My rating: 4.5 of 5 stars
She reminded herself bitterly that this was what curiosity had bought her: fifty keystones for a singer who refused to sing, a friend who wasn’t her friend, some one who was hers and yet would never be hers.
The Winner’s Curse is now one of my favorite books. I wanted to read it ever since Marie Rutkoski had accepted my impulsive friend request on Goodreads. Har-har. And now that I’ve devoured her book, I’m so happy she indulged my audacity. I’m normally a polygamist reader, but I just cannot let any other book get in the way of me continuing this potentially emotional trilogy.
With the exception of its setting, The Winner’s Curse is not fantastical. It actually gave me a lot of YA contemporary feels. However, this is not your typical love story. To be more precise, Kestrel and Arin thankfully did not suffer from instalove. Otherwise, I would have given this book two stars. :p
The best thing I liked about The Winner’s Curse was its emphasis on political drama. In light of their very different backgrounds (i.e. as the colonizer and the colonized), these two characters were forbidden to form any sort of meaningful connection. Throughout the novel, their happiness was dampened by the threat of war, death, and social disgrace. In light of these complications, Kestrel and Arin became very cunning and skeptical, even towards each other. This gave their relationship a competitive aspect, which I definitely enjoyed. Overall, the political intrigue in this book made the plot and characters very compelling.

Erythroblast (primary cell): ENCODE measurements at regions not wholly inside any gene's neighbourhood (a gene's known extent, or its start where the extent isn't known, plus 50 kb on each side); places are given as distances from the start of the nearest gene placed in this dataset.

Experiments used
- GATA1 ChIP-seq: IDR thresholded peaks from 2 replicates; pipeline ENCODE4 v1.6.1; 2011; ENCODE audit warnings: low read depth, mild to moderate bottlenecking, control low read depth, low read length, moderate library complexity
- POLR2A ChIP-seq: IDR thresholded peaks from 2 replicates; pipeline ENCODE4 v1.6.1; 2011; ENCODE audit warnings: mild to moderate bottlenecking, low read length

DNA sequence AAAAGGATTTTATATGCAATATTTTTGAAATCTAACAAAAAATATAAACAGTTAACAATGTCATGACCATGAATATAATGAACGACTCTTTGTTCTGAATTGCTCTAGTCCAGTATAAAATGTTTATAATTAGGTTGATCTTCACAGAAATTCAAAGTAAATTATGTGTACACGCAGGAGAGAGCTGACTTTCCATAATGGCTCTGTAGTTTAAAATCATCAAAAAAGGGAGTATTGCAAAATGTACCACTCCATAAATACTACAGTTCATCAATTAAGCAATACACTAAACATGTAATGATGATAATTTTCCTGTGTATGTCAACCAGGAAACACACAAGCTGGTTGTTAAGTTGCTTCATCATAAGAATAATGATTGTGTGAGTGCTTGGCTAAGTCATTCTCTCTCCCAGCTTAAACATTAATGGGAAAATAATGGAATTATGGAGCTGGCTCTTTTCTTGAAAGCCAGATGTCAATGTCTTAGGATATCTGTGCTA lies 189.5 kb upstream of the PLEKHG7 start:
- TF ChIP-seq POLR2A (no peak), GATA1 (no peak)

I cannot write this review without praising the author’s writing style. Personally, I can only describe it as the perfect balance between prose and poetry. I loved the narrative and dialogues because they were written in a musical way that often tugged at my heartstrings. As an aspiring novelist, I would love to be mentored by Marie Rutkoski.
I’m honestly having a hard time pointing out the weak points of this book. I did not give it five stars just because Arin sometimes got on my nerves. I was particularly annoyed every time he said mean things to Kestrel. I sympathized with his oppressed status in society, but I could not help but flinch at his insensitivity.
In conclusion, The Winner’s Curse gave me an emotional and memorable reading experience. I’ve always been a fan of political and worthwhile drama, so I had no trouble getting into the story. I would be more than willing to reread it someday.